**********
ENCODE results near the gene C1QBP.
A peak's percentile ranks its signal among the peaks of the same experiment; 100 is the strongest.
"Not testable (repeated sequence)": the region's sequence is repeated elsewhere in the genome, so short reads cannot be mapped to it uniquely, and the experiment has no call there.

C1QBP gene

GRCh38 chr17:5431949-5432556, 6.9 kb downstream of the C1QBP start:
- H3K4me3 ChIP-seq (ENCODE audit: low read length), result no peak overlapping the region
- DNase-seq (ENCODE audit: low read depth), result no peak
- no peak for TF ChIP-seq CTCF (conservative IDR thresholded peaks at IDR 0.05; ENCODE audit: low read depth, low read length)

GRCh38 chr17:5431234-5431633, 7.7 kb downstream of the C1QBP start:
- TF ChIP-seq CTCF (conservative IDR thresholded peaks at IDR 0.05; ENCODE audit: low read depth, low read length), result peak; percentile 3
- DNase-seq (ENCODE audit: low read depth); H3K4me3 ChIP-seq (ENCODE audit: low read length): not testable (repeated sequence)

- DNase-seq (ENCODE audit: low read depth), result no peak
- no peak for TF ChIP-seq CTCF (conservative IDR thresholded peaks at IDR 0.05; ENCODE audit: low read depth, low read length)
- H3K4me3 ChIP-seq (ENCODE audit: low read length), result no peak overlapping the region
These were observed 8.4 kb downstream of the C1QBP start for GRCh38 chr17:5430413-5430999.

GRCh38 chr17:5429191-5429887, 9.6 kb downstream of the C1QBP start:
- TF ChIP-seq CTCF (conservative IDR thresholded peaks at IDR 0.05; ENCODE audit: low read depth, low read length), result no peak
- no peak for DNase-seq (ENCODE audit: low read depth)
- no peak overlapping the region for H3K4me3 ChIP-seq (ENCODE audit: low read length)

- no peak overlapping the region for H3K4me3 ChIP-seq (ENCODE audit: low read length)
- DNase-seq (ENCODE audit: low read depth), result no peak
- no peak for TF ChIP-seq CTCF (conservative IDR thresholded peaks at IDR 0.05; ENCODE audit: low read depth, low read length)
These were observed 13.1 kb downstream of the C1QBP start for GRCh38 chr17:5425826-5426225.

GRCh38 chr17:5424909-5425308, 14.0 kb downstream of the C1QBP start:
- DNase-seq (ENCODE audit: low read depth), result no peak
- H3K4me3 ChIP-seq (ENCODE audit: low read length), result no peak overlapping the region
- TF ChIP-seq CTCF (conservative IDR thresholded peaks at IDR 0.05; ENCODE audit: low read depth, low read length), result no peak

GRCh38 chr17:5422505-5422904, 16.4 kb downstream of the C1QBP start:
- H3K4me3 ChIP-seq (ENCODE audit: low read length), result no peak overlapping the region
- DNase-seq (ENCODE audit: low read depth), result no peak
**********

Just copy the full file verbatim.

ENCODE results near the gene C1QBP.
A peak's percentile ranks its signal among the peaks of the same experiment; 100 is the strongest.
"Not testable (repeated sequence)": the region's sequence is repeated elsewhere in the genome, so short reads cannot be mapped to it uniquely, and the experiment has no call there.

C1QBP gene

GRCh38 chr17:5431949-5432556, 6.9 kb downstream of the C1QBP start:
- H3K4me3 ChIP-seq (ENCODE audit: low read length), result no peak overlapping the region
- DNase-seq (ENCODE audit: low read depth), result no peak
- no peak for TF ChIP-seq CTCF (conservative IDR thresholded peaks at IDR 0.05; ENCODE audit: low read depth, low read length)

GRCh38 chr17:5431234-5431633, 7.7 kb downstream of the C1QBP start:
- TF ChIP-seq CTCF (conservative IDR thresholded peaks at IDR 0.05; ENCODE audit: low read depth, low read length), result peak; percentile 3
- DNase-seq (ENCODE audit: low read depth); H3K4me3 ChIP-seq (ENCODE audit: low read length): not testable (repeated sequence)

- DNase-seq (ENCODE audit: low read depth), result no peak
- no peak for TF ChIP-seq CTCF (conservative IDR thresholded peaks at IDR 0.05; ENCODE audit: low read depth, low read length)
- H3K4me3 ChIP-seq (ENCODE audit: low read length), result no peak overlapping the region
These were observed 8.4 kb downstream of the C1QBP start for GRCh38 chr17:5430413-5430999.

GRCh38 chr17:5429191-5429887, 9.6 kb downstream of the C1QBP start:
- TF ChIP-seq CTCF (conservative IDR thresholded peaks at IDR 0.05; ENCODE audit: low read depth, low read length), result no peak
- no peak for DNase-seq (ENCODE audit: low read depth)
- no peak overlapping the region for H3K4me3 ChIP-seq (ENCODE audit: low read length)

- no peak overlapping the region for H3K4me3 ChIP-seq (ENCODE audit: low read length)
- DNase-seq (ENCODE audit: low read depth), result no peak
- no peak for TF ChIP-seq CTCF (conservative IDR thresholded peaks at IDR 0.05; ENCODE audit: low read depth, low read length)
These were observed 13.1 kb downstream of the C1QBP start for GRCh38 chr17:5425826-5426225.

GRCh38 chr17:5424909-5425308, 14.0 kb downstream of the C1QBP start:
- DNase-seq (ENCODE audit: low read depth), result no peak
- H3K4me3 ChIP-seq (ENCODE audit: low read length), result no peak overlapping the region
- TF ChIP-seq CTCF (conservative IDR thresholded peaks at IDR 0.05; ENCODE audit: low read depth, low read length), result no peak

GRCh38 chr17:5422505-5422904, 16.4 kb downstream of the C1QBP start:
- H3K4me3 ChIP-seq (ENCODE audit: low read length), result no peak overlapping the region
- DNase-seq (ENCODE audit: low read depth), result no peak